Donald Trump’s presidency has spurred many commentators to draw an analogy to George Orwell’s 1984. The classic dystopian novel invents a world in which demonstrably false statements, or in today’s parlance — alternative facts — become political talking points.
In pushing for the Republican tax bill, advocates use a strategy ripped from Orwell’s pages. Proponents of the bill claim — amazingly — that the bill is designed to make the tax code simpler and less subject to the influence of lobbyists. In truth, Public Citizen has found that more than half of federal lobbyists, or 6,243 tax lobbyists, are working on the tax issue this year.
But proponents of corporate tax cuts persist in putting a populist spin on policies that would benefit the privileged. Earlier this year, Politico quoted Tim Phillips, president of Americans for Prosperity, a group founded by the billionaire Koch brothers with numerous ties to the Trump administration that is pushing for business-friendly tax code changes. He said:
One of the keys to selling tax reform is the president making the point that tax reform will unrig this economy by stripping out the special-interest deductions and carve-outs that riddle this code.
Why this awkward rationale for a bill that would deliver massive benefits to the corporate class? According to Politico, the phrase “tax reform is about unrigging the economy,” polled well with swing voters. Koch groups have been sounding similar themes all fall. An advertisement Americans for Prosperity claimed that:
Fixing our broken tax system isn’t about politics — it’s about helping people. It means the powerful, the well-connected, politicians — they’ll stop benefiting from a rigged system. It means average Americans will have more to spend on what’s important to them. That’s what tax reform will do. So, what’s stopping us?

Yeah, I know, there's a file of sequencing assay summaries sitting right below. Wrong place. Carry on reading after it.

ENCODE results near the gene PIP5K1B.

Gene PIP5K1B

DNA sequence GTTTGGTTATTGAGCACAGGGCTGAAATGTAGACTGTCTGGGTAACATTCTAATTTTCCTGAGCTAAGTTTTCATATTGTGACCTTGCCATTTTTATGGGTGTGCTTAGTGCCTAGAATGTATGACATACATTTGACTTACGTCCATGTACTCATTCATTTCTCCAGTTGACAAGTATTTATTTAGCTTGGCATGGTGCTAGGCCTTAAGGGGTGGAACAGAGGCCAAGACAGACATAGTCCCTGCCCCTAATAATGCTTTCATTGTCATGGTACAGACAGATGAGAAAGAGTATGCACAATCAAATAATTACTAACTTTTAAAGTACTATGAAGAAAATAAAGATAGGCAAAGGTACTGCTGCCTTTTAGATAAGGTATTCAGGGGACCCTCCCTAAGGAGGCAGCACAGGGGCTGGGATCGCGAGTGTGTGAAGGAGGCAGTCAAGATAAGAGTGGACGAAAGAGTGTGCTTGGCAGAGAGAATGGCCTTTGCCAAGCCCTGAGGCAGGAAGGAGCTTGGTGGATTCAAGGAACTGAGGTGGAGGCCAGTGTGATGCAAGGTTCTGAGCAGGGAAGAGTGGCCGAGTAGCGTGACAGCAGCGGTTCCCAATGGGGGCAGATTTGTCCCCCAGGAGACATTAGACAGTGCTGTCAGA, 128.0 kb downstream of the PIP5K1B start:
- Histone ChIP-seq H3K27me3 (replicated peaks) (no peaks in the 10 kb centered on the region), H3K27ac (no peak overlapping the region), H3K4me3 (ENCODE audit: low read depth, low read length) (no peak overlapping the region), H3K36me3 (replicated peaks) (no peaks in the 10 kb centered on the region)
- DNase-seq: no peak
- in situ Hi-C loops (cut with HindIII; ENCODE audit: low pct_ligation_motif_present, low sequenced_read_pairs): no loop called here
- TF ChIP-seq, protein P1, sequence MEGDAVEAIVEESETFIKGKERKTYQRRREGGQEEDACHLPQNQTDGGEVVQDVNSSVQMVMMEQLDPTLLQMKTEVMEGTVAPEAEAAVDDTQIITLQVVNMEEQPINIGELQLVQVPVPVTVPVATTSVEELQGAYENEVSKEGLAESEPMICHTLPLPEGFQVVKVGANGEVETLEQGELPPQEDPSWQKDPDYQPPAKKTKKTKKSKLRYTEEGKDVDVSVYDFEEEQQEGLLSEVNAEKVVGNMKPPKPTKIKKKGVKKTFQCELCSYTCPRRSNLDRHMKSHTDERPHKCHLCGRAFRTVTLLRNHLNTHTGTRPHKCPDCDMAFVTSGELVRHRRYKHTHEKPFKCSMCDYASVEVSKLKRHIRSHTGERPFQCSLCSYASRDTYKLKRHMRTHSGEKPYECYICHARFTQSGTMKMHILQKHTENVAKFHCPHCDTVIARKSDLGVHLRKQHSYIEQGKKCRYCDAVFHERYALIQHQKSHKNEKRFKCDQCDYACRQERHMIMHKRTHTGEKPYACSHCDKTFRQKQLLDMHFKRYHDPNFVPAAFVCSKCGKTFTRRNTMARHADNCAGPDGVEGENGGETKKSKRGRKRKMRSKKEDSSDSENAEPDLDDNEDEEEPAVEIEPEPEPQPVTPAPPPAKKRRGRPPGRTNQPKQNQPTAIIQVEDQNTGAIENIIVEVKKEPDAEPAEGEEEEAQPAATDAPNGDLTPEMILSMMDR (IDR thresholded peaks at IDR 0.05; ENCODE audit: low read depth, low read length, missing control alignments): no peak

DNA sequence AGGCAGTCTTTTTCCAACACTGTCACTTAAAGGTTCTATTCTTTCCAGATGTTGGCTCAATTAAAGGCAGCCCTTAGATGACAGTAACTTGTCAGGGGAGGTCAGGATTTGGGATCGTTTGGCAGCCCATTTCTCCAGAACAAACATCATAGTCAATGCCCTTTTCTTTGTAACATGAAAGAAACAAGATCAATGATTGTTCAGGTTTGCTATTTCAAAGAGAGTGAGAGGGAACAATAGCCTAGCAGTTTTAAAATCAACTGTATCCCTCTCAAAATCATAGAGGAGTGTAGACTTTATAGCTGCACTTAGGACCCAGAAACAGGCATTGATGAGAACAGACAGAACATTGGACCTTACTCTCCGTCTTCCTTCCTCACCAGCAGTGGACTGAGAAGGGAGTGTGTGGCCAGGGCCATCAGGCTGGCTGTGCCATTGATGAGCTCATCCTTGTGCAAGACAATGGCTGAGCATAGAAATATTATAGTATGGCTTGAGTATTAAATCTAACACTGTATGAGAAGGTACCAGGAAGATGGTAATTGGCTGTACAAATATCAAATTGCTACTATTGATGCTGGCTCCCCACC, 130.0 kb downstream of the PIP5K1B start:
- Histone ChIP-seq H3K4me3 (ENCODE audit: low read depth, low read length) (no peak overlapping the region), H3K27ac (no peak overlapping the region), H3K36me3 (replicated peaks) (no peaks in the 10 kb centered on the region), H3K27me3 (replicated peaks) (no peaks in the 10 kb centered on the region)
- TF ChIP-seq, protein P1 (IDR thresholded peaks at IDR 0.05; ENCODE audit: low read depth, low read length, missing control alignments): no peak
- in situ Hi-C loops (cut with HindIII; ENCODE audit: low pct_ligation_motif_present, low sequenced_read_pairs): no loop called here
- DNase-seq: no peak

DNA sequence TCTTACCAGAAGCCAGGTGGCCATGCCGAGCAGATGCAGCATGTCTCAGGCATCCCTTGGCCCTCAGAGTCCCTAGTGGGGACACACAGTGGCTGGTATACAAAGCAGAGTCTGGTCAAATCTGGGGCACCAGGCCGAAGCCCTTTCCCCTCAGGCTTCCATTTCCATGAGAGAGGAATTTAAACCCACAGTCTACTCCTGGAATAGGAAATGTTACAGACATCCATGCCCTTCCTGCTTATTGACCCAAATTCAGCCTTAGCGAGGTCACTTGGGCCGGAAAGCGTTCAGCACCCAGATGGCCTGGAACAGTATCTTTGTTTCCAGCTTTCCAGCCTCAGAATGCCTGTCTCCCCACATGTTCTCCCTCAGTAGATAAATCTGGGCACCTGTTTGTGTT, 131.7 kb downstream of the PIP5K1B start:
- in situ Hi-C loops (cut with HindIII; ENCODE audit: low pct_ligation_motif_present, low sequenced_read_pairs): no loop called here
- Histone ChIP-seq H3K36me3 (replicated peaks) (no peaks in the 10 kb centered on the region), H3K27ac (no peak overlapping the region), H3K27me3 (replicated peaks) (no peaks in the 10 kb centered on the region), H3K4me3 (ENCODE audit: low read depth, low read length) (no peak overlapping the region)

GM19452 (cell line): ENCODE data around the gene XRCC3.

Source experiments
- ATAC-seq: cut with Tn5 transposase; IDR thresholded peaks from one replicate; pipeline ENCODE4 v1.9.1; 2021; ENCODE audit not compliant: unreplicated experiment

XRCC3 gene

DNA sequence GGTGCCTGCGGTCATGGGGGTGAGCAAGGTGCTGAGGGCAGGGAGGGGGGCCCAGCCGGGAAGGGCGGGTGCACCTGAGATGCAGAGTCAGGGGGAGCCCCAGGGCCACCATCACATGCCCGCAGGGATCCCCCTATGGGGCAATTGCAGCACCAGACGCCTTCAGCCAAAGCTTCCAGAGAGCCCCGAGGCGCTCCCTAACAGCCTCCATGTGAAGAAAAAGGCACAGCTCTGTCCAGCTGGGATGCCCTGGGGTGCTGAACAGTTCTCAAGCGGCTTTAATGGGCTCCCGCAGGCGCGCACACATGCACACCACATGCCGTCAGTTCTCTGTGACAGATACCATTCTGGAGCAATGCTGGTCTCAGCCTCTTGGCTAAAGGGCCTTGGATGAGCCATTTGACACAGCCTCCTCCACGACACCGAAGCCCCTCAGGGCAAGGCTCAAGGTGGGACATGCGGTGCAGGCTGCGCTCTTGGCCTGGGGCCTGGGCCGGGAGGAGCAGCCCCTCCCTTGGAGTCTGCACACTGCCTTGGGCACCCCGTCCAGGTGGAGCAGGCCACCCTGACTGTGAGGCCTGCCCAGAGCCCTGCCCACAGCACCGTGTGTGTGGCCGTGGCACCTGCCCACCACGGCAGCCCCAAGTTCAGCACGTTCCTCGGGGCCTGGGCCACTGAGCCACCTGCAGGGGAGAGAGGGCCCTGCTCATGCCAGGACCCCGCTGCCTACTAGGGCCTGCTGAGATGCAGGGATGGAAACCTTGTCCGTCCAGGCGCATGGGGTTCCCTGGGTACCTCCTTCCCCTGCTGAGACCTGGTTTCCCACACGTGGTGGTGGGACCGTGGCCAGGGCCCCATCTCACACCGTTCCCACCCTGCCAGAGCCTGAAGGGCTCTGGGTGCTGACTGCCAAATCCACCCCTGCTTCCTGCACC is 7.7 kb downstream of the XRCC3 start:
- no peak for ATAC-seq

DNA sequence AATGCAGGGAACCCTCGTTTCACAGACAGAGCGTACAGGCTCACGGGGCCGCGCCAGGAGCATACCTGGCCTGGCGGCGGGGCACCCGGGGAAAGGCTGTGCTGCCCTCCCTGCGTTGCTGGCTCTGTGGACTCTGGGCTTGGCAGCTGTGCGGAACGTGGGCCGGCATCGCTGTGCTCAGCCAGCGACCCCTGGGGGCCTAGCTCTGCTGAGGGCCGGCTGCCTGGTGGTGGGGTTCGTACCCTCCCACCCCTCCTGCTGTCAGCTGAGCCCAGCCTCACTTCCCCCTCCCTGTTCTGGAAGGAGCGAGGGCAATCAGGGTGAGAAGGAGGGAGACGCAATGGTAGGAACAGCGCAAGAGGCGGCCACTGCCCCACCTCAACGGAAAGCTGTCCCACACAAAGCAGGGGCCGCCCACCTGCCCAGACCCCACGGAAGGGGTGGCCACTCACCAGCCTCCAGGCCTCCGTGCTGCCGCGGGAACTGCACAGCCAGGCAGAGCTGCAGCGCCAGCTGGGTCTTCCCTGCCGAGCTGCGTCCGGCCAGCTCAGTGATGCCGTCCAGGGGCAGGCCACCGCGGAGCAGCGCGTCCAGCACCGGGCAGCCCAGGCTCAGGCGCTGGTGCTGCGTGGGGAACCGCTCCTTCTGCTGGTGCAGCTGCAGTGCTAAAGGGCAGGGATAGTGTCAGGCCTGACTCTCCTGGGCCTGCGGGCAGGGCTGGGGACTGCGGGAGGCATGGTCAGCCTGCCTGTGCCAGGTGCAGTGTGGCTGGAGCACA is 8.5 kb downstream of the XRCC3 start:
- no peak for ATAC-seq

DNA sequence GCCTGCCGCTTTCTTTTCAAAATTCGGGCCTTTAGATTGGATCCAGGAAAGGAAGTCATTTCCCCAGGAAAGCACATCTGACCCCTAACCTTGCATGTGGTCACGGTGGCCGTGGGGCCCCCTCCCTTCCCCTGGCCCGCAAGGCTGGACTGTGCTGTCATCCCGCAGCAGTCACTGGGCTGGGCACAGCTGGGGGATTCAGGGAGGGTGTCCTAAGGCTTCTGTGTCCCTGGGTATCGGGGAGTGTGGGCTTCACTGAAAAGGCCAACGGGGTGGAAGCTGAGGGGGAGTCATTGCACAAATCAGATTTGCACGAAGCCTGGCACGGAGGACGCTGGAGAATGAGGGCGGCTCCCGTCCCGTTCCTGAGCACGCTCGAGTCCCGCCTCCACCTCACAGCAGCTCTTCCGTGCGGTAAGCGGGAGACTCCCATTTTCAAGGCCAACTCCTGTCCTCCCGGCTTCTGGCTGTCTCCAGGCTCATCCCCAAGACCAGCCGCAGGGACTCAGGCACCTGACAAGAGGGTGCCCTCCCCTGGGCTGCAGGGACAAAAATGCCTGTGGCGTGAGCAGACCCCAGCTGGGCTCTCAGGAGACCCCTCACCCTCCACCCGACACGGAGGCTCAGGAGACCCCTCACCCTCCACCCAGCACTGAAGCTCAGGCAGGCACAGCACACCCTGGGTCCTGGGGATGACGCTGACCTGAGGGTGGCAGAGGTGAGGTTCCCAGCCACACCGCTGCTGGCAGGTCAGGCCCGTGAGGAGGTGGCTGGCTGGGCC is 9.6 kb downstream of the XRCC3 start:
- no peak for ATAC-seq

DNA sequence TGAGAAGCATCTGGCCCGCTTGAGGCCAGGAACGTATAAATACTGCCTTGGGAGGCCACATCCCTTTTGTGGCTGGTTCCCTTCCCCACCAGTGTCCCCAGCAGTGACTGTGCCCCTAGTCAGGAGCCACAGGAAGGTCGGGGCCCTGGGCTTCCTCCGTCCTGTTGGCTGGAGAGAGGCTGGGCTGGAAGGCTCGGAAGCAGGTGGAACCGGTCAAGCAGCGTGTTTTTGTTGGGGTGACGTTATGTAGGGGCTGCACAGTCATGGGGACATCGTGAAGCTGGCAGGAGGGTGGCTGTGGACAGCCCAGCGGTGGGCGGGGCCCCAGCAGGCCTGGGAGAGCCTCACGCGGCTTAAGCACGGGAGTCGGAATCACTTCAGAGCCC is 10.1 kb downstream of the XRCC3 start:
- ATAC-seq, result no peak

The Kochs are even trying to put a youth-oriented spin on corporate tax cuts, sending out young conservatives to knock on doors and even creating the hashtag #unrigit on Twitter, where it hasn’t exactly taken off. In a CNN op-ed, the director of the Koch-funded Generation Opportunity, which promotes anti-government ideology among millennials, claimed that the tax bills would be a “big step toward” fixing problems in the current system:
Instead of rewarding hard work and entrepreneurship, the tax code rewards lobbying and “rent-seeking.” Instead of instilling a sense of fair play, it is justifiably viewed by tens of millions of Americans as rigged against them
The unfortunate, reality, however is that Republican tax cuts mainly benefits giant corporations and the wealthy, a fact illustrated by the Center on Budget and Policy Priorities.
With the prospect of Republican control of Congress coming to an end, the Koch Brothers and their network of donors view tax cuts as a “do or die” moment. Reporting on a gathering of Koch network donors at the St. Regis hotel in midtown Manhattan, the Boston Globe noted that donors “sipped champagne in the evening, and enjoyed white roses in the morning and purple ones at night.” Members of the Koch donor network told the Globe they see tax legislation as “an inflection point in modern political history, a do-or-die moment that would define whether their efforts over the years will pay off or not”
Make no mistake. The Republican tax-cut agenda is driven by the Kochs and their mega-donor allies and would damage our country profoundly. Our robber baron level of inequality would be worsened by estate tax provisions that facilitate dynastic accumulation of wealth. Our health care system, already the worst among industrialized countries, would see millions more without insurance coverage, rising insurance rates and Medicare cutbacks.
Corporations that have evaded taxes by parking profits overseas, often through financial engineering of questionable legality, would be rewarded with a tax holiday and incentives to transfer more profits and jobs overseas. The super-rich would be invited to drastically cut their taxes, through a simple maneuver of incorporation. Revenue lost from the tax giveaways are already leading to cynical Republican demands to reduce deficits, demands that will translate into proposals to cut Social Security, Medicare and other vital government programs and investments.
The public justifications for this horrible bill are transparently false. It will not improve the economy, it will not create jobs, it will not help the middle class. It will benefit the Kochs and other members of the donor class, which is the only reason Republicans are ramming it through Congress.
This post originally appeared on Corporate Presidency.